Why Is Language Important When Talking About Cannabis

Right now, we are enduring an uphill battle towards legalization. This battle has been so difficult is because of all of the misinformation circulating the web. There are still countless amounts of people who aren’t fully educated on marijuana, which means their walls will be up when approached or spoken to.

Most people who are against marijuana are still under the impression that it is a harmful drug. Many may not believe that it hurts bodies, but they still think that someone who uses cannabis is doomed to a life in their mother’s basement playing World of Warcraft until they can start collecting Social Security.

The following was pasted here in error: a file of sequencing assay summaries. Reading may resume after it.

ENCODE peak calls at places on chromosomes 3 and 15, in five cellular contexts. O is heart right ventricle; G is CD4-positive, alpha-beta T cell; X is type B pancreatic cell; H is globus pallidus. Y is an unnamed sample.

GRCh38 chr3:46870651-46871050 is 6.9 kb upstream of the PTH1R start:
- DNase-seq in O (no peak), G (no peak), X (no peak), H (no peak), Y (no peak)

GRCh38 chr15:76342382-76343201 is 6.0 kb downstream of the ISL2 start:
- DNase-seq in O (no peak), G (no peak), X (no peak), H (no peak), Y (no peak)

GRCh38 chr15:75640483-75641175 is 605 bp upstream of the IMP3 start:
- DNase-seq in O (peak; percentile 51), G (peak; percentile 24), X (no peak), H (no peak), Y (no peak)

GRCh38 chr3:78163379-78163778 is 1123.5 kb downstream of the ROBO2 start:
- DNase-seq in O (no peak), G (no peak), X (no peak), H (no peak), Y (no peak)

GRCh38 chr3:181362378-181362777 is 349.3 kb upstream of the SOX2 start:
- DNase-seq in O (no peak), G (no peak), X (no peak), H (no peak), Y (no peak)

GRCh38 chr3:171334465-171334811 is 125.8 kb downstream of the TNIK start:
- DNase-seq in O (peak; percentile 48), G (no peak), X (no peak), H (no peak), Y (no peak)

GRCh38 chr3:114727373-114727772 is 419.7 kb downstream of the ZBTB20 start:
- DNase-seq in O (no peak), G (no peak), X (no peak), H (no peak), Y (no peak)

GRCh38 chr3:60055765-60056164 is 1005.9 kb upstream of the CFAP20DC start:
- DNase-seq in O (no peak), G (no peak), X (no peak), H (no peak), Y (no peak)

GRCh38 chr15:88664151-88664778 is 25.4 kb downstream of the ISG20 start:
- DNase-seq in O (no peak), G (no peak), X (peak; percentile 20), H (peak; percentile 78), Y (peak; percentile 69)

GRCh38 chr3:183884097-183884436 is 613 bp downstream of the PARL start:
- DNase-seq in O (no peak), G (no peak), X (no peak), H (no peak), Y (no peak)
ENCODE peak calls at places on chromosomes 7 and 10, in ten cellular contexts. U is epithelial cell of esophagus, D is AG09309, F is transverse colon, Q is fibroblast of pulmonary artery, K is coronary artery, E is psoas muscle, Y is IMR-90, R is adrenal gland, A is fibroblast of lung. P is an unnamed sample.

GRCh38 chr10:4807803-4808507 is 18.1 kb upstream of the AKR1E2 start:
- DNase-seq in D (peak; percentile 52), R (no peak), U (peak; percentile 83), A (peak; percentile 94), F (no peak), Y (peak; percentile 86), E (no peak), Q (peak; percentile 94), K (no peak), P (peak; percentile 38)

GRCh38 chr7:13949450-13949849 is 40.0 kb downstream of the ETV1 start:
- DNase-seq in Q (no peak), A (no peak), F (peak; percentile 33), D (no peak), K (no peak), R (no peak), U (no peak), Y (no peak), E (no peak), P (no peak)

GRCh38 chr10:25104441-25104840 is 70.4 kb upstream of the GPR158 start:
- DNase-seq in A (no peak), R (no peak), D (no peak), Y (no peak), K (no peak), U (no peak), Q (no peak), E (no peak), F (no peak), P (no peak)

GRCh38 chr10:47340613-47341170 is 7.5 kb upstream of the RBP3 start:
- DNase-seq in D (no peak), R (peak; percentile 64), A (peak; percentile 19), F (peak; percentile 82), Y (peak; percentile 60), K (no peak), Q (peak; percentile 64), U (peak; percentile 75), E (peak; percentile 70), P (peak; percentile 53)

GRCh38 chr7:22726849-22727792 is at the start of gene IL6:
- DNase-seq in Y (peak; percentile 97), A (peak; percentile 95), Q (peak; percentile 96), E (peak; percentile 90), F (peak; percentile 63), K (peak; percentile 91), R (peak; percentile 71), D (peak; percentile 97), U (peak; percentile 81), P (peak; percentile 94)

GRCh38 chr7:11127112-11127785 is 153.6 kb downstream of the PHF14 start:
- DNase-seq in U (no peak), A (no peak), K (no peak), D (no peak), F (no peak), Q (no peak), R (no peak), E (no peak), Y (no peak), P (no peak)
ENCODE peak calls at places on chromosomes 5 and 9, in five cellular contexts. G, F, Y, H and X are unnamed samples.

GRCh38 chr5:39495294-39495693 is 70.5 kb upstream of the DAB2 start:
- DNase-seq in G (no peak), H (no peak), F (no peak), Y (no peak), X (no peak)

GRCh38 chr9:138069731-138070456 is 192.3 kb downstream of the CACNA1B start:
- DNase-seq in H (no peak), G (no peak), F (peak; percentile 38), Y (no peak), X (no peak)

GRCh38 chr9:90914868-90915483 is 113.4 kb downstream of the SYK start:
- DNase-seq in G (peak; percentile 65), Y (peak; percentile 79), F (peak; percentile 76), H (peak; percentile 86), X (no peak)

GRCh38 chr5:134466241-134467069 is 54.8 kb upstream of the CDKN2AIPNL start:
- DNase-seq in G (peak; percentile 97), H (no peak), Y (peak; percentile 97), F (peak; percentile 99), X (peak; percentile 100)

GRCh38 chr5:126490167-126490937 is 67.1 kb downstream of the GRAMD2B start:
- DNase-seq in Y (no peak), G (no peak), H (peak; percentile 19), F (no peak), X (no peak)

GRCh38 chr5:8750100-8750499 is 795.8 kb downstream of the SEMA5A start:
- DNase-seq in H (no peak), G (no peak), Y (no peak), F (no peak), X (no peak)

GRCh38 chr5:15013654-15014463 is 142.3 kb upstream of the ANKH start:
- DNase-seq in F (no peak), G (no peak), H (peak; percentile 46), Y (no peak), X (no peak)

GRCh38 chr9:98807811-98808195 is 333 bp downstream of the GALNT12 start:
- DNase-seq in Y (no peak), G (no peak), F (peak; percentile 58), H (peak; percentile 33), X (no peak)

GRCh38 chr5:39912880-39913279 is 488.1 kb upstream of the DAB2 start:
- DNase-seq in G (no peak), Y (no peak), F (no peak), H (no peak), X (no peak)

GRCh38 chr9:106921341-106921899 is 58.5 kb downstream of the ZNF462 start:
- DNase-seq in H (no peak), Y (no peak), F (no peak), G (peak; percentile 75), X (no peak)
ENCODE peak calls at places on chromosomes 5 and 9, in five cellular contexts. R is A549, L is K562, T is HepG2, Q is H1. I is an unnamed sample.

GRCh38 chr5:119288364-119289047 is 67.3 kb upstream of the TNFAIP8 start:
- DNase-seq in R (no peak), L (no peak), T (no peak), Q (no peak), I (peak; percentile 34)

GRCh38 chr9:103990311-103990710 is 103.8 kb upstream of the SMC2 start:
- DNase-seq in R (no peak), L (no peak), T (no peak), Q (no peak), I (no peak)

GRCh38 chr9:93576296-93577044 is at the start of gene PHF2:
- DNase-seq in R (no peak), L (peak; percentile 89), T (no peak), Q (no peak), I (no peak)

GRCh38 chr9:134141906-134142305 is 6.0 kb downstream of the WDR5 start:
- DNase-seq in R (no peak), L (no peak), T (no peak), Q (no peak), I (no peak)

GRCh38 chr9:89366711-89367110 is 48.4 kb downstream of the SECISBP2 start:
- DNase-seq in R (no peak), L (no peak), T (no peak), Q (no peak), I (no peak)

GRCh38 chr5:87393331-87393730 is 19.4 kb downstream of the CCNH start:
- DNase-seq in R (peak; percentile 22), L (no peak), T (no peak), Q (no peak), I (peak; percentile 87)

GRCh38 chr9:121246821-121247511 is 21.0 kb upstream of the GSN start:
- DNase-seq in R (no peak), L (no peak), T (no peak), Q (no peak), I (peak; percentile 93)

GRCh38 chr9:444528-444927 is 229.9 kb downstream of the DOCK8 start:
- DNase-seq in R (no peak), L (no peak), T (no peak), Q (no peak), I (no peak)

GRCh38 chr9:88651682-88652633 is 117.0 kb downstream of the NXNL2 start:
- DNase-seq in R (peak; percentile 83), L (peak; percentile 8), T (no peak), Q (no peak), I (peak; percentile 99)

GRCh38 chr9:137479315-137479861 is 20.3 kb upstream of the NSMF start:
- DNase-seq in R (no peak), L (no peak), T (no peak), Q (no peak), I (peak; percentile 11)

By changing the way we speak about marijuana, we create a stronger argument that can help people all over the world have access to a safer medication.

Reducing The Negative Stigma On Marijuana

Some of the language we use in the cannabis community has been getting a second look considering how popular this movement has become. Of course, some of them may seem a little far-fetched, but could that just be because of desensitization? As a society, we have to decide together whether or not these terms need changing, but the first step towards figuring it out is cracking open the dialogue and talking about it.

Non-Psychoactive

There are several terms and phrases that we commonly use that may not be the best way to explain what we need. The first example being, “non-psychoactive.” While CBD doesn’t get you high, saying that is non-psychoactive isn’t necessarily true. This doesn’t mean you are going to get that euphoric haze when you use it, but it is going to affect your brain.